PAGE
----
Other professional publishers are certainly looking at ways to make their data more accessible and fresher using the same underlying technologies that make crowd sourcing possible. The Waterway Guides, for instance, are not only posting updates on its website but also making its printed products available as iPhone and iPad apps. Some of the data is also searchable on the new EarthNC Apple and Android charting app, as is info from Marinas.com, Marinalife, and CruisersNet.
Plus there’s a whole other aspect to marine crowd sourcing that I haven’t mentioned: straight up data collecting. Survice Engineering has just tested the Argus system in which volunteer vessels used their own electronics to collect depth and water-temp data into an Argus device able to store it for later WiFi transmission to Argus servers for quality control and, possibly, eventual submission to NOAA. If successful, future volunteers will get free high-power WiFi for their trouble, and NOAA’s survey backlog will shrink. A similar but more cruiser-to-cruiser project is under way in England.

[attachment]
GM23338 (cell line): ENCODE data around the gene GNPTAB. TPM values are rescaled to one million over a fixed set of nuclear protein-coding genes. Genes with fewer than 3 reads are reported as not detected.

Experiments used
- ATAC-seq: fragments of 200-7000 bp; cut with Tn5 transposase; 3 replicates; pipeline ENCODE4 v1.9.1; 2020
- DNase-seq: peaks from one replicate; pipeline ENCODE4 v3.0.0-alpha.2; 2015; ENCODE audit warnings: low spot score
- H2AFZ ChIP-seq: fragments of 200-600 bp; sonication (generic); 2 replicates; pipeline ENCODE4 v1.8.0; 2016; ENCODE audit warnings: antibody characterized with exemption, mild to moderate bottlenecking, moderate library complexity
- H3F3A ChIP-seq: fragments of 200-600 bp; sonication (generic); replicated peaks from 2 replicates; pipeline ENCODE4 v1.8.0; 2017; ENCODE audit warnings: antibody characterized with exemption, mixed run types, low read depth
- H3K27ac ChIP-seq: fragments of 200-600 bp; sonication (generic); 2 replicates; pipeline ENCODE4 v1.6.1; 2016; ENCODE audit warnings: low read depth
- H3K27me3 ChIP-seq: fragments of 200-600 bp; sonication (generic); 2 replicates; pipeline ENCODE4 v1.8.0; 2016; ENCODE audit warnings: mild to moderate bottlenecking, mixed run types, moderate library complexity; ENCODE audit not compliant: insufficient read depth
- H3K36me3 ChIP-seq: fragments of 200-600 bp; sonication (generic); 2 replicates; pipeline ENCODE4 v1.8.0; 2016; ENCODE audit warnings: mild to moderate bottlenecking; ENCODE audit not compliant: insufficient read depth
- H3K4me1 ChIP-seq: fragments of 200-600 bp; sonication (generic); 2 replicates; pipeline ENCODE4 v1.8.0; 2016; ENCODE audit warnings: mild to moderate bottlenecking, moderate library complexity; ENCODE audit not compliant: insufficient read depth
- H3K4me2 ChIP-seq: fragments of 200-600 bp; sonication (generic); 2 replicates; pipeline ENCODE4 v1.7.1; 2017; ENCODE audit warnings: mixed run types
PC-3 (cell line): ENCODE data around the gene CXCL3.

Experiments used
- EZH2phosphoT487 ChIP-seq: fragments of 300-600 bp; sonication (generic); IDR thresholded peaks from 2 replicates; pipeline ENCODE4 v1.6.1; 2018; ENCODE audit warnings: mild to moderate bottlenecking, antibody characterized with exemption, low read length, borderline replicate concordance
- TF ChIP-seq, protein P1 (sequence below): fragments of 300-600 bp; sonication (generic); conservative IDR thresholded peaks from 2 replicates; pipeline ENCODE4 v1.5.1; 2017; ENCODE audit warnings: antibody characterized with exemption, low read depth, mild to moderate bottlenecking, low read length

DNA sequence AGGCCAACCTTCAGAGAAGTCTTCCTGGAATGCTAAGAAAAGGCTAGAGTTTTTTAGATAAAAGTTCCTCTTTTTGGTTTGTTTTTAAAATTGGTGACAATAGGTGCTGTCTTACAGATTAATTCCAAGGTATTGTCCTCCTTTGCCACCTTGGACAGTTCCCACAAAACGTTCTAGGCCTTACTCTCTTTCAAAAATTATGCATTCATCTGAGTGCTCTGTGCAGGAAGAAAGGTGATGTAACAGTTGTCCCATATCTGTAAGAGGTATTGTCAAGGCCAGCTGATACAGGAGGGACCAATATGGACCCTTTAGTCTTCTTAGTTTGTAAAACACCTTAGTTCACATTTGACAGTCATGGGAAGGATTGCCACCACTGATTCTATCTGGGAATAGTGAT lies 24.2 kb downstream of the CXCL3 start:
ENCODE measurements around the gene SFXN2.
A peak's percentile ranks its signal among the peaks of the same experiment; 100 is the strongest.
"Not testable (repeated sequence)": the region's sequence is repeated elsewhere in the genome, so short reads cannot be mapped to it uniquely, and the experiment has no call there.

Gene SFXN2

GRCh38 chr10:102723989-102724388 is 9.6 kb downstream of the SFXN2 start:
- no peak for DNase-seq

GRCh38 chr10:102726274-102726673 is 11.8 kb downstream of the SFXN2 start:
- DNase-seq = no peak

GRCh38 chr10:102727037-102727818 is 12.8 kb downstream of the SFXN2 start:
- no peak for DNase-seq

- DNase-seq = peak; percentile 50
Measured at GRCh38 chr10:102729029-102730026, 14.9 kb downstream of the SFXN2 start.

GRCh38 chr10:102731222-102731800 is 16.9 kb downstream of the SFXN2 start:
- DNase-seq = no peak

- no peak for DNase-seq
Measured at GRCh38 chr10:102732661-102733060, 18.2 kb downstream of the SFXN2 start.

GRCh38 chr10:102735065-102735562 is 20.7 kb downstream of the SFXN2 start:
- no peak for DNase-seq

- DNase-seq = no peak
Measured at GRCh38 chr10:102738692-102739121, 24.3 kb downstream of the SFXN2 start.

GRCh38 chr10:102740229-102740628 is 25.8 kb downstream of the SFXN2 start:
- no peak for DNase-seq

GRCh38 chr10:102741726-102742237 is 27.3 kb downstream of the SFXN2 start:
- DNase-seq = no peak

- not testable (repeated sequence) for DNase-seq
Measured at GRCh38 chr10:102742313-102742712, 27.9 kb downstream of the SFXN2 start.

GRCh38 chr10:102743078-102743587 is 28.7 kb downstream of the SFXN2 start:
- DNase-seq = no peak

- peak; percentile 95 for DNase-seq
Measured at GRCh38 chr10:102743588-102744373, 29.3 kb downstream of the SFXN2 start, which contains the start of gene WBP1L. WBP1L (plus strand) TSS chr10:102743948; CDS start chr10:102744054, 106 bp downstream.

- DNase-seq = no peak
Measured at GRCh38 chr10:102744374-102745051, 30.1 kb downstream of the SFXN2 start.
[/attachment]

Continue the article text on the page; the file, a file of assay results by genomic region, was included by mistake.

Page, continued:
Are you getting excited about user-generated content yet? I hope so, because I have a proposition: I’ll keep typing my Maine cruising discoveries into whatever crowd-sourcing formats I can (and writing more about the choices on my Panbo blog, available via www.cruisingworld.com), but I’ll also be looking for some quid pro quo from you next autumn. Gizmo, God willing, will migrate down the coast and, while I’ll certainly bring along a wealth of official cartography and professional guide content, I think I’ll have an easier time, and more fun, with further guidance from my crowd.
Ben Ellison is_ CW_’s electronics editor._